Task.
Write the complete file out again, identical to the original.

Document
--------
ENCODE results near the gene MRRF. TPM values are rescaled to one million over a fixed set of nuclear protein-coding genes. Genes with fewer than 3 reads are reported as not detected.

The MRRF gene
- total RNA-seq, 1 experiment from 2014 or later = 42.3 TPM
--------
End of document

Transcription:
ENCODE results near the gene MRRF. TPM values are rescaled to one million over a fixed set of nuclear protein-coding genes. Genes with fewer than 3 reads are reported as not detected.

The MRRF gene
- total RNA-seq, 1 experiment from 2014 or later = 42.3 TPM